THE VICE PRESIDENT: Well, honestly, I think it is such a dramatic improvement on NAFTA that this really is a win, frankly, for all three of the countries in North America. You know, early on in this debate, we made it clear that we were looking for a win, win, win for our neighbors because, frankly, the American people — American manufacturing, in particular — really lost under NAFTA.
I mean, as recently as the fall of 2016, in my own home state of Indiana, we saw a company announce that they were closing up a factory that had been there for 75 years and moving south of the border. All of those incentives for American companies to shutter their factories and move them south of the border are gone. We’ve really leveled the playing field.
And we regard to American agriculture, we’ve also made the kinds of improvements, particularly when it comes to dairy, that will really put American jobs and American agriculture first.
So I really do believe this is a great win. We are hopeful for a strong bipartisan vote in the Congress. It’s one of the reasons I’ve been traveling all over the country. We’re calling on Speaker Pelosi and the Democrats in the Congress to step forward to support the USMCA.
And when it makes it to the President’s desk, we’re very confident that our neighbors in Mexico and in Canada will adopt it as well. And we’ll have a whole new framework for prosperity here in North America that I believe is going to benefit the people of this country for generations.
House Speaker Pelosi said she wants to see a reopening of negotiations, add some provisions. Is there any way to get her to allow this to come to a House floor vote without reopening negotiations? And what would be the concerns you would raise?
THE VICE PRESIDENT: Well, the USMCA has already been negotiated. The deal has been done. But our team was on Capitol Hill last week meeting with Speaker Pelosi and leaders in both political parties. And there’s what called “enabling legislation,” where we can adopt certain additional provisions that will guide the implementation of the USMCA. And we’re very open to that.
There’s issues that are — have particular regional significance. Even some issues here in Florida that we’re working with local leaders — we’re working with national leaders to make sure that we address those.
But, I have to tell you, the USMCA is a win for American jobs, a win for American workers. And we see the tremendous momentum in this economy. We really do believe that this new trade deal here in North America is going to set the stage for tremendous growth in our economy.
Q What will this trade deal — what implications will it have with our relationship with China? I know, especially among the panelists, that was a focal point of the conversation that they had.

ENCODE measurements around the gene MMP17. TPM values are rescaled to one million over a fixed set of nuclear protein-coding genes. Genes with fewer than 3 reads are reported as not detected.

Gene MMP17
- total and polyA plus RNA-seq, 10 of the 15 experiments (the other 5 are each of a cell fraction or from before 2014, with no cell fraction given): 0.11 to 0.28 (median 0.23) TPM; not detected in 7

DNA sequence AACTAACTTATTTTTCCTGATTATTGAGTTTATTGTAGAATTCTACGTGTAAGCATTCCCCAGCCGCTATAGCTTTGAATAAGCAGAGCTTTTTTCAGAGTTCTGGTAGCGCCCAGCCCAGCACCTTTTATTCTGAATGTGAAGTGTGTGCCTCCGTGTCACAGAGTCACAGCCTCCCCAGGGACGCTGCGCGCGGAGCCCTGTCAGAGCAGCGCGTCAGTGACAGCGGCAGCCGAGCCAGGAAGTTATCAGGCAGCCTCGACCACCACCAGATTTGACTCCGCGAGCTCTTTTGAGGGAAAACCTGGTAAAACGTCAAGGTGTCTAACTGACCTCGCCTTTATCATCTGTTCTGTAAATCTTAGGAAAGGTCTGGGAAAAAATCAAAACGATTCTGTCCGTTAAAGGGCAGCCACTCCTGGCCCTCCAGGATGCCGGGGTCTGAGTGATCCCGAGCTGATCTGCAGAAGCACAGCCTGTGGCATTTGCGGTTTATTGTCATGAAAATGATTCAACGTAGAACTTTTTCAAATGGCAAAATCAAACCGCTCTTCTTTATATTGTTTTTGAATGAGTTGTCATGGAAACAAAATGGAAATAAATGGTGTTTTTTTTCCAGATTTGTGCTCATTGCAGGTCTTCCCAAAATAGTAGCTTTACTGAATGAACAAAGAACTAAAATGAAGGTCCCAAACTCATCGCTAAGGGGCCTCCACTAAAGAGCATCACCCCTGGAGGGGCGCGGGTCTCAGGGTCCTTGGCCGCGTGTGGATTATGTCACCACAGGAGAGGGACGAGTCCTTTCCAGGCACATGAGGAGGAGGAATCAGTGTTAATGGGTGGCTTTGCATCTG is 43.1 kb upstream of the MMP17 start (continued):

THE VICE PRESIDENT: Well, the priority today is to get the USMCA done. The agreement has been reached between all three of the countries. As I said earlier, the President had worked very closely with the Prime Minister of Canada and the leadership in Mexico to address issues and concerns we had about American steel. As of today, those are resolved. And so, Canada and Mexico have removed what are called “retaliatory tariffs” that they had imposed, especially on American agriculture.
So we think we’ve cleared the way, now, for Congress to take this up and bring USMCA to a vote. And we’re going to continue to drive for it.
With regard to China, those discussions are ongoing. And I really do believe that the American people are grateful for the President’s strong leadership with China. I mean, China today represents half of our international trade deficit.
But it goes well beyond that. I mean, for far too long, China has been violating international norms, with regard to protecting intellectual property, forcing technology transfers, limiting ownership of American businesses doing business there. China needs to step up and begin to work on the international rules of order that have been established in trade for generations. And we’re going to continue to drive for the kind of changes that’ll affect that because that’s what will put America on an equal footing with China and set the stage for a productive relationship going forward.
But, look, those discussions are ongoing. You can be confident the President and our entire team are going to continue in those discussions going forward. The President has got some international travel just around the corner. But we’re going to continue to stand for the kind of trade deals that put American jobs and American workers first.
And we see that with tax cuts and tax reform, with rolling back federal regulation, with unleashing American energy. That, combined with free and fair deals — whether it be here in North America; whether it be with China; whether it be with Japan, where the President will travel later this week; or with the European Union, we think all of that, in combination, is the key for a boundless American future.
So thank you all very much.